Assembly Bill 5 (AB 5), a new bill in California awaiting full vote, is set to end a major loophole in the US labor law: employee misclassification. This loophole allows companies like Uber, Lyft, and Doordash to classify workers as independent contractors or gig workers instead of employees. Gig workers in recent years have been mobilizing against companies that use this loophole to pay incredibly low wages and avoid paying benefits. If the bill is enacted into law (which is likely), it will fundamentally change the way the gig economy functions and affect all industries that rely on workers classified as contractors such as daycares, nail salons, and construction companies with some exemptions.
California has always been quick to set precedents when it comes to labor policies. It has also been listed as the most employee-friendly state. Below are some of the many protections implemented in the Golden State that workers enjoy:
Paid Family Leave
Employees who are also caregivers (or new mothers, in particular) used to have only one option: to leave the workforce and stay at home to fulfill familial obligations. A majority of these women plan to return to work but end up not doing so due to difficulties in continuing a career after a long break. But workers in California now have better options thanks to new policies and technologies that allow people to work more flexibly regarding their familial responsibilities and employee obligations. Only California and five other states have passed paid family leave laws to date. The law provides up to six weeks of partial pay to employees who take time off from work to care for a seriously ill family member, or to bond with a new child joining the family through birth, adoption, or foster care placement.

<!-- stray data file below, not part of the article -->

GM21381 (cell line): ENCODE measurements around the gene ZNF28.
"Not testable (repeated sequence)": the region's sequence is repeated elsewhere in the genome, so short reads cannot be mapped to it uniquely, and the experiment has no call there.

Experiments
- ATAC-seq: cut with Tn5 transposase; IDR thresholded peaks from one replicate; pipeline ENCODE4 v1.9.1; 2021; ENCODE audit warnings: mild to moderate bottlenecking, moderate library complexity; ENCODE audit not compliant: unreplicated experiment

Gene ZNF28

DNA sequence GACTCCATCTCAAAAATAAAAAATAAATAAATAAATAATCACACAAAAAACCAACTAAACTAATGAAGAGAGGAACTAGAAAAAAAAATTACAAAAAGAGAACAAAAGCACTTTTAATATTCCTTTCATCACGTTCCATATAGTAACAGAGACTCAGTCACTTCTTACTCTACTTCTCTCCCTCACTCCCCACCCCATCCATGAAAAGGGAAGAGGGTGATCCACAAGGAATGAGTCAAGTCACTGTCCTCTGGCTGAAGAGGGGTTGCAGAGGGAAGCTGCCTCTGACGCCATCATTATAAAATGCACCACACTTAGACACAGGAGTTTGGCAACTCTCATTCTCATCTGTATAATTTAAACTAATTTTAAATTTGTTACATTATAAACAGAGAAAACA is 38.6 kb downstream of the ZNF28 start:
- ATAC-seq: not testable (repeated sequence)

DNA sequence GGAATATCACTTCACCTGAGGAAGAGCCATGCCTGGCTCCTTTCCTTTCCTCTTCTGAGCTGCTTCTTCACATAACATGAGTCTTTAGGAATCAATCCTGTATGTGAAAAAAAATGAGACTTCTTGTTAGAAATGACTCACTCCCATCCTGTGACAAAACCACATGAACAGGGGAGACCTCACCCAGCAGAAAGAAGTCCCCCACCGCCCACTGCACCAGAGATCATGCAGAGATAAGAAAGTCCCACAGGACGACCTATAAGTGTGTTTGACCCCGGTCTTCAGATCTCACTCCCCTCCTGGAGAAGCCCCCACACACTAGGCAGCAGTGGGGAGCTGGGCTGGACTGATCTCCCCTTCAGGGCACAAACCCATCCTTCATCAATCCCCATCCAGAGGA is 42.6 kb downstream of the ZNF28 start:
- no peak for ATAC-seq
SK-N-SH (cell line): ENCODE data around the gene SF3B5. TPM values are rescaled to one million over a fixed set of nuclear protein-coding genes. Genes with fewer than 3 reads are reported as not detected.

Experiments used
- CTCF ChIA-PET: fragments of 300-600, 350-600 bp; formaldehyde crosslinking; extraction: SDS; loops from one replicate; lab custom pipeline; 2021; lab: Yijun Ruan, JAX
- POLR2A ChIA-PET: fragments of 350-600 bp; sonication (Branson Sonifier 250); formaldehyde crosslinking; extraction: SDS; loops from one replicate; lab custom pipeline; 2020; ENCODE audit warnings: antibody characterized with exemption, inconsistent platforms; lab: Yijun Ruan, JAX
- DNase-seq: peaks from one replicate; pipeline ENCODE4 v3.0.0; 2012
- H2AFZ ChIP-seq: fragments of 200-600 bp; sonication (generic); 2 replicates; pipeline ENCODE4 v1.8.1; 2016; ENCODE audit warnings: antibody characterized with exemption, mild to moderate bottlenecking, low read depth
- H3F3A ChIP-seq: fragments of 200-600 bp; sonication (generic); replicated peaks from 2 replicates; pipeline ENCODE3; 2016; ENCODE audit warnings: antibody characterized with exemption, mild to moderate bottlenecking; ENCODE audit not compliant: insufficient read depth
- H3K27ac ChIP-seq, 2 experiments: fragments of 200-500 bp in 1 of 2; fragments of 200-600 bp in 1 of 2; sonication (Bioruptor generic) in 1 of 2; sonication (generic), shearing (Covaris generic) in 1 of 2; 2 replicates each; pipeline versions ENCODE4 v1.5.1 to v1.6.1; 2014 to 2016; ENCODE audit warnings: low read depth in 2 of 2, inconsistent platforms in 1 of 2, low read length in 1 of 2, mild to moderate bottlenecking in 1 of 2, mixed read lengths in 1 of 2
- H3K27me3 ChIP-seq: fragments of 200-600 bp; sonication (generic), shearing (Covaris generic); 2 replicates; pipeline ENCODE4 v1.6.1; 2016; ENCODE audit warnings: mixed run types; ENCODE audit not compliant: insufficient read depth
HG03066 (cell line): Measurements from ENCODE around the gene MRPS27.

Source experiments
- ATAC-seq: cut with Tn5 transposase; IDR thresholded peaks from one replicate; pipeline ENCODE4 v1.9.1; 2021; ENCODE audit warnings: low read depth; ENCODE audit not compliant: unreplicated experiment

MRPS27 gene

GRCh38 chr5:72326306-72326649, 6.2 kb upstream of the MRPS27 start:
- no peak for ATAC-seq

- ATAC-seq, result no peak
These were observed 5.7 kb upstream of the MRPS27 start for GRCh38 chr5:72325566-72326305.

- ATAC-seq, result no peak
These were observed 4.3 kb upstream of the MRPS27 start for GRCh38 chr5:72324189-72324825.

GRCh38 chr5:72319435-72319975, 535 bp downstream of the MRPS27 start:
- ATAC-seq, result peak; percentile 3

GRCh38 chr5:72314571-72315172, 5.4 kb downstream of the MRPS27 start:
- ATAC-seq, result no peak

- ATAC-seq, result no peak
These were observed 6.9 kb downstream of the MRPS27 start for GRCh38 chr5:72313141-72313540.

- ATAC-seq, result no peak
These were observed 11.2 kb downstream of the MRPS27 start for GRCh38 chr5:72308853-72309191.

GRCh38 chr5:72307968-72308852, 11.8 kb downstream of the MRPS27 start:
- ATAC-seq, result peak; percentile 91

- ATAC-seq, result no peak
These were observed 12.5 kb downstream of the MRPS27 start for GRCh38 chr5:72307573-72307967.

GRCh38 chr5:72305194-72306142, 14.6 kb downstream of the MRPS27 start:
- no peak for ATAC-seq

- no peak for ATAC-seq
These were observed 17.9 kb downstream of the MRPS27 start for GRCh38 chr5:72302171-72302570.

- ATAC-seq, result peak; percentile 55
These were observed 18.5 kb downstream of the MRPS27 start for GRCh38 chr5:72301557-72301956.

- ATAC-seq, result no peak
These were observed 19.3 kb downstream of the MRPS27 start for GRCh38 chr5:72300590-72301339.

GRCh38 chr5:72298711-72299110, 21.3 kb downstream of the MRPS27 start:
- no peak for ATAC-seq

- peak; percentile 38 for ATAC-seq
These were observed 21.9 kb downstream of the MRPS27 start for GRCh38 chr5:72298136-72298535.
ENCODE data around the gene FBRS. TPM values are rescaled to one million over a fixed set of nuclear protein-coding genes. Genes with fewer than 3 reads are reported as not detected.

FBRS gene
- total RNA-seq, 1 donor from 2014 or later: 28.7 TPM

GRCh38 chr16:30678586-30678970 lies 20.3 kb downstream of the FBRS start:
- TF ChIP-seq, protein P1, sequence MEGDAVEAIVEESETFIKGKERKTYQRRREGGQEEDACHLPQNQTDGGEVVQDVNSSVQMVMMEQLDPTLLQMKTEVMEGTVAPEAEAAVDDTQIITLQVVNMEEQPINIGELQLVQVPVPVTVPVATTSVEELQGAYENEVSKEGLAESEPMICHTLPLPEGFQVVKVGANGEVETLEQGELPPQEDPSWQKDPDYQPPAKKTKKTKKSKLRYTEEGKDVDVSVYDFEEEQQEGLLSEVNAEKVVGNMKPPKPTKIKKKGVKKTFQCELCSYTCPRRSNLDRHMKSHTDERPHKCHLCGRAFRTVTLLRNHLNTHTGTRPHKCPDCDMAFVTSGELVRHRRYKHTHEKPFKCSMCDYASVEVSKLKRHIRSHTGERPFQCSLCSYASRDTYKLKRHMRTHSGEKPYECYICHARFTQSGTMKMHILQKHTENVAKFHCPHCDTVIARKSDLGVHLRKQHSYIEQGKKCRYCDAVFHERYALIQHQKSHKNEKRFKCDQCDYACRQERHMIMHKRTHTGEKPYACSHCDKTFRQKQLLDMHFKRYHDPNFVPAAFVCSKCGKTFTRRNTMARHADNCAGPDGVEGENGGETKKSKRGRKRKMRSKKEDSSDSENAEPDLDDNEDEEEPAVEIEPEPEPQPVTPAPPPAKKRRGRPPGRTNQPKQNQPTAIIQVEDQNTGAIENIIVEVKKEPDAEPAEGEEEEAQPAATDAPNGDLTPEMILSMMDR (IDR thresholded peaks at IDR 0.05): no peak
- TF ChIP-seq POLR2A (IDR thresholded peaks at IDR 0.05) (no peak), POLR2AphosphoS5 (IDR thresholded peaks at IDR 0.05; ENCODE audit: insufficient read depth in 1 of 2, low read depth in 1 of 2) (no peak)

Unions are working people standing together, and their collective activities range from bargaining with employers for better pay and benefits to demanding safer working conditions. California and federal laws protect employees who form and join unions. The law prohibits employers from discriminating against or firing employees who are either establishing or joining a union.
If your employer is putting you in hot water because of you reporting suspected violations of the law related to your employer or the company to the authorities, you can lodge a whistleblower retaliation claim against him or her. There are several statutes that provide government and private employees with whistleblower protection, including the California Labor Code and the 1102.5, 98.6, and 6310, as well as the federal Whistleblower Protection Enhancement Act of 2012. These laws classify the following actions as forms of unlawful retaliation:
- Threats to turn in an employee to the ICE if he or she makes a labor complaint;
- Denial of access to resources necessary for the worker to do his/her job properly;
- Denial of access to training or professional development opportunities; or
- Failure to promote an employee to a higher position when warranted by merit.